Hostel Encounters

by Eric Gresham:

The only constant company in my hostel is the owner’s 120-pound mastiff “Butch,” as winter is the slow season for travel in Puerto Varas, Chile.  But a couple weeks ago two college girls arrived for the weekend, taking a break from their summer non-profit work in Santiago, Chile.  Caroline, from Maryland, and Angela, who grew up in Colombia, were going hiking at the Volcano Osorno the next day, and I agreed to join.

Early the next morning, we boarded the bus, and I met Angela’s sister, Natalia, who was also in town.  Natalia, 25, has lived in Chile for a year now, first moving to Santiago after meeting a Chilean pop singer, Maria Colores.  After spending some time back home in Colombia, she decided she wanted to return to Chile to record a solo album, and has been working on that album ever since.  While Caroline, Angela, and I exchanged college stories on the otherwise empty bus, Natalia kept the driver company.

Soon after arriving and optimistic for adventure, we decided to follow a dried up riverbed as a trail. If only at this moment we knew what we were in for. (Gresham/TYG)

We had to endure three hours of thick Patagonian forest with nothing but our sense of direction as our guide when our improvised trail ended in a 50-ft drop —but we survived, and the experience helped form a friendship.  I made plans to meet them in Santiago, as a trip I was planning for my magazine would lead me there.  Staying at Nat and Ang’s apartment two weeks later, I learned that our romp in the riverbed was barely a tick on Nat’s register of adventures since graduating from the University of Illinois at Chicago in 2008.

A small, fair-skinned girl with an unassuming smile and glasses, always accompanied by her guitar, Nat credits her appearance as why she has never run into trouble adventuring around the world.  And she has had plenty of opportunity.

A year after graduating college, Natalia joined the organization No More Deaths, a group which aids immigrants crossing the Mexican-US border by placing water jugs in the Arizona desert.  But eager for a more visceral experience, she decided to try the traverse herself.  Joining a group of Mexican teenagers hitching rides on freight trains, Natalia successfully made the journey in two weeks.  This and other experiences have left her with enough stories to write three autobiographies, but she chooses to pen her thoughts and memories with voice and guitar rather than on paper.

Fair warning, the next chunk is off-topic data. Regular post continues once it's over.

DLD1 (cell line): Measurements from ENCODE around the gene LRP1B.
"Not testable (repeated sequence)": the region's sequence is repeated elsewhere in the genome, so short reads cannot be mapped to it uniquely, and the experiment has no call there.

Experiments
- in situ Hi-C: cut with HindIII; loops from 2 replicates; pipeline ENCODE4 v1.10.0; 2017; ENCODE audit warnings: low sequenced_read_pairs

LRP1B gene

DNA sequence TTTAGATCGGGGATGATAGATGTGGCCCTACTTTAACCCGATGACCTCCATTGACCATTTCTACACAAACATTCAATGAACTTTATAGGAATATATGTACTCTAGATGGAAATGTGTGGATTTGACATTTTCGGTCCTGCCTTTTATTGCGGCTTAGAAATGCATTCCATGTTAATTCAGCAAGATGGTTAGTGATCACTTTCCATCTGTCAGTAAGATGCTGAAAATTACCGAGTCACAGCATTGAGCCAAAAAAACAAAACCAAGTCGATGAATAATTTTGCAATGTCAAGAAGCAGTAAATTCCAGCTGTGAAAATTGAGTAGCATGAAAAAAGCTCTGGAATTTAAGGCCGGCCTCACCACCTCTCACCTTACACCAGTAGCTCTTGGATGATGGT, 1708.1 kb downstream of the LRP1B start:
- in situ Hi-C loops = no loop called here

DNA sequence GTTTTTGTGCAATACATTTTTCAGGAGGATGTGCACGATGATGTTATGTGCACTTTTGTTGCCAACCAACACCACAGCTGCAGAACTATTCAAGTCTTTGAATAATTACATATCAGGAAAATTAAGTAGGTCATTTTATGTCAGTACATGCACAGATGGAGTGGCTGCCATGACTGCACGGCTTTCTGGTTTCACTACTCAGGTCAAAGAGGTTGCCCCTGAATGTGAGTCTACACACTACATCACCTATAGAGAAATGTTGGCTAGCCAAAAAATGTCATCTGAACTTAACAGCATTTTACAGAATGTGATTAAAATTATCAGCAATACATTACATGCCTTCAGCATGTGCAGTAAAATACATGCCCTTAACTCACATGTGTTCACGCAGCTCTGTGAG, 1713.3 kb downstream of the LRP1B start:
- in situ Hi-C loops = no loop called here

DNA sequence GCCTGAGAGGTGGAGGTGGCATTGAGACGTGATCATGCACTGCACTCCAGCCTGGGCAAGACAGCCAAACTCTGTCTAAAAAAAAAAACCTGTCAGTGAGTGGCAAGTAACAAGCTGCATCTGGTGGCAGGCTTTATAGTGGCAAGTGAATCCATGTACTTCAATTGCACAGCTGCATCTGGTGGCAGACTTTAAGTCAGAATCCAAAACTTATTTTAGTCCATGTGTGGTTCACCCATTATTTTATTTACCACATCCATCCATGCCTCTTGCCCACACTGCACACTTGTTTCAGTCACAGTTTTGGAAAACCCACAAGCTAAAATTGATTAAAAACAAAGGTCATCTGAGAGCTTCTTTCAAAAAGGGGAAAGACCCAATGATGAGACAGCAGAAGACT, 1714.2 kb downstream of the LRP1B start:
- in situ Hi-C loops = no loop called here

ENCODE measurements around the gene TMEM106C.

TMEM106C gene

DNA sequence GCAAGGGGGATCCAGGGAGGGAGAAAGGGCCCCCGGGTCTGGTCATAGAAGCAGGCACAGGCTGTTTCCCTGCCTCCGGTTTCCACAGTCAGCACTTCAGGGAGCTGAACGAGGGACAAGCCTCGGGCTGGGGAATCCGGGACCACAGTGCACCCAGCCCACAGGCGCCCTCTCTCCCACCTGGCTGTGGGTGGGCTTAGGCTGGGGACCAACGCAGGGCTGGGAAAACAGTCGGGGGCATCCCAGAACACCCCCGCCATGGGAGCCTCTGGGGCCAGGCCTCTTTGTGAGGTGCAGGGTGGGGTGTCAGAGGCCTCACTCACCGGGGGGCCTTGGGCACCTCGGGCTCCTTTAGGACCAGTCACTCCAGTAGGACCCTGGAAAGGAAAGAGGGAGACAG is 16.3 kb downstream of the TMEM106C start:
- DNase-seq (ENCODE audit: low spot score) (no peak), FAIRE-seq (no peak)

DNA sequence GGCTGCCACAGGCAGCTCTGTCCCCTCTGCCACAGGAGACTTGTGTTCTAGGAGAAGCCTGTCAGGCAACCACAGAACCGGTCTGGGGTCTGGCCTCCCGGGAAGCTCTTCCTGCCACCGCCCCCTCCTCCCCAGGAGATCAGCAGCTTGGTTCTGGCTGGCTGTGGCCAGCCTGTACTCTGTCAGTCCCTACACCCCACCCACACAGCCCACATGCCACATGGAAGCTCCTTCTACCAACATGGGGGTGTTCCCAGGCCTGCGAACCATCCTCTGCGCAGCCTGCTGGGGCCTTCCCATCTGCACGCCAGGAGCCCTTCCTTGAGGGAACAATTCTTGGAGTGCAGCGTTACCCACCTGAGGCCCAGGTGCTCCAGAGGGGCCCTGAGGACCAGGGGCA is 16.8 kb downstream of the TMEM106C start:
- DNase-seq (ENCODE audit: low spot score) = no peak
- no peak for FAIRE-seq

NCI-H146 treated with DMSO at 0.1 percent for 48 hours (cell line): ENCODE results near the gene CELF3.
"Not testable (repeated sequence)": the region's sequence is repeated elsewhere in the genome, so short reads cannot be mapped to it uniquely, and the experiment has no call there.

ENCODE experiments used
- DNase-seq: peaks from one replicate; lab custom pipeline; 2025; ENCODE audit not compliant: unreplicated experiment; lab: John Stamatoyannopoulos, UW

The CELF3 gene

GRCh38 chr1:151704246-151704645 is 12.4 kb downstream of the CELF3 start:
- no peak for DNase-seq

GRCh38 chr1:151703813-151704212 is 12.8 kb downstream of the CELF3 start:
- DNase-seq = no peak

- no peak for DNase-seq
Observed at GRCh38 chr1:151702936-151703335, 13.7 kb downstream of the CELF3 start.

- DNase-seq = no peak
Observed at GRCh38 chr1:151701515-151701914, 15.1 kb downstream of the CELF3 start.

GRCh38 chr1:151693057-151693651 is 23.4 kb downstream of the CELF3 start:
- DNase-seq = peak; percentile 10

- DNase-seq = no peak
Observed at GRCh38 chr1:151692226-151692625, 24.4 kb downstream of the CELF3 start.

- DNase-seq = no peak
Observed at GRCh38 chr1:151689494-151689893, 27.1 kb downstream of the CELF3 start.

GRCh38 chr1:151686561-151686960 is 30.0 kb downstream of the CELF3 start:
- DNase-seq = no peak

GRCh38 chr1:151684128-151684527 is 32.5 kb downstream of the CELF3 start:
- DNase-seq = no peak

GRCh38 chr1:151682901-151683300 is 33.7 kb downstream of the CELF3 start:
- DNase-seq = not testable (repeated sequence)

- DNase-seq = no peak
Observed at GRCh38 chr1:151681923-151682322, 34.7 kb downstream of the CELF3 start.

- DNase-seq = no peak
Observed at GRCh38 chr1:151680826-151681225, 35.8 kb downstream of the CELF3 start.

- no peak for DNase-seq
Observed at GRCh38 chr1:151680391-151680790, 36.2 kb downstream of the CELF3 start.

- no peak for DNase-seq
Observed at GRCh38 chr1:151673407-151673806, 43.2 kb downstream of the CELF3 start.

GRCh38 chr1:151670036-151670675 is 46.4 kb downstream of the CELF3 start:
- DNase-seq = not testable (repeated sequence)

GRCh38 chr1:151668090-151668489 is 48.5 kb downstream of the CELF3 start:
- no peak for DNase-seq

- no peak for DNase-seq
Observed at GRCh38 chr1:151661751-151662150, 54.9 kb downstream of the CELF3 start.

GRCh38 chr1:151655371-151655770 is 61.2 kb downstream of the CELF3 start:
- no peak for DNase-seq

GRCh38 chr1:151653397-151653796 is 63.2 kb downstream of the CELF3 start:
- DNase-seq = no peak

The night I arrived Natalia was playing at the Restaurant Aymara, a bar close to her apartment, and I witnessed an artist in love with her craft.  As she crooned softly in Spanish and English, in appropriate moments revealing her powerful voice, the audience of the small bar slowly quieted.

Natalia’s voice and guitar filled the dimly lit restaurant. (Gresham/TYG)

In addition to playing songs off her upcoming album, she performed a duet with Christian Muamba, a political refugee from the Congo who recently moved to Chile. As Nat sang a refrain with Christian rapping and singing over in his native Congolese, I looked on in disbelief.  Half an hour before I had witnessed their first rehearsal in Nat’s apartment: after an exasperating 10 minutes of communicating in French, Spanish, and English, they had agreed they would just improvise their performance.

After the show, she thanked the crowd and came to our table, collapsing in a chair with a tired but satisfied smile on her face.  Congratulating her, I fought the urge to ask, “So what’s next? When do you think you’ll get signed?”  While telling me about her time in Mexico, she mentioned that she had never been sure when her next meal would be and she did not think more than five minutes ahead.  Currently, her life is more stable than living on a boxcar, but for the moment she is content finishing her album and working at Amnesty International, a non-profit initiative, and tutoring English to help pay the bills.  She is experiencing life, and happy to share it with anyone who stops by.  A beneficiary of her and her sister Angela’s generous hospitality, I count myself lucky to have crossed her path.  But I still can’t help but wonder where Natalia’s talents will lead her next.  I do not believe the walls of Santiago’s bars and clubs can contain her much longer.

For music videos and recordings, visit Natalia’s artist site: or her Facebook page, La Muna, at: